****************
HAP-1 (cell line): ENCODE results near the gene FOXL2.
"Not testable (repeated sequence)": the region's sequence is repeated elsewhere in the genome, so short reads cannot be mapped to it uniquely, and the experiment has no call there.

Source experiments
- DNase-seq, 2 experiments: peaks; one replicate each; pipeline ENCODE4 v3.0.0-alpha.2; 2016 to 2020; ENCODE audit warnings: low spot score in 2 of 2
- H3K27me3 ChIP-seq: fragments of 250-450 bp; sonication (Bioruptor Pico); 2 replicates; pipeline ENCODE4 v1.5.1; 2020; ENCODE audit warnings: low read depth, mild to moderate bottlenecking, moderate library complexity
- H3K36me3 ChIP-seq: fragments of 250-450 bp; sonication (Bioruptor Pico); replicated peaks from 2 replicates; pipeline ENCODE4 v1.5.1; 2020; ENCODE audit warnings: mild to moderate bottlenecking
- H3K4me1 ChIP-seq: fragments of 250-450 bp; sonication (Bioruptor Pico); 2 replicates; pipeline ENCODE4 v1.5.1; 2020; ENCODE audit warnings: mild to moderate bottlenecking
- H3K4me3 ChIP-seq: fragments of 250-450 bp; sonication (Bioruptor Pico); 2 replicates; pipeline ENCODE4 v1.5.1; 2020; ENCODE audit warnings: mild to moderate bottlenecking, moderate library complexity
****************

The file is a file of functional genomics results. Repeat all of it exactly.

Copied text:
HAP-1 (cell line): ENCODE results near the gene FOXL2.
"Not testable (repeated sequence)": the region's sequence is repeated elsewhere in the genome, so short reads cannot be mapped to it uniquely, and the experiment has no call there.

Source experiments
- DNase-seq, 2 experiments: peaks; one replicate each; pipeline ENCODE4 v3.0.0-alpha.2; 2016 to 2020; ENCODE audit warnings: low spot score in 2 of 2
- H3K27me3 ChIP-seq: fragments of 250-450 bp; sonication (Bioruptor Pico); 2 replicates; pipeline ENCODE4 v1.5.1; 2020; ENCODE audit warnings: low read depth, mild to moderate bottlenecking, moderate library complexity
- H3K36me3 ChIP-seq: fragments of 250-450 bp; sonication (Bioruptor Pico); replicated peaks from 2 replicates; pipeline ENCODE4 v1.5.1; 2020; ENCODE audit warnings: mild to moderate bottlenecking
- H3K4me1 ChIP-seq: fragments of 250-450 bp; sonication (Bioruptor Pico); 2 replicates; pipeline ENCODE4 v1.5.1; 2020; ENCODE audit warnings: mild to moderate bottlenecking
- H3K4me3 ChIP-seq: fragments of 250-450 bp; sonication (Bioruptor Pico); 2 replicates; pipeline ENCODE4 v1.5.1; 2020; ENCODE audit warnings: mild to moderate bottlenecking, moderate library complexity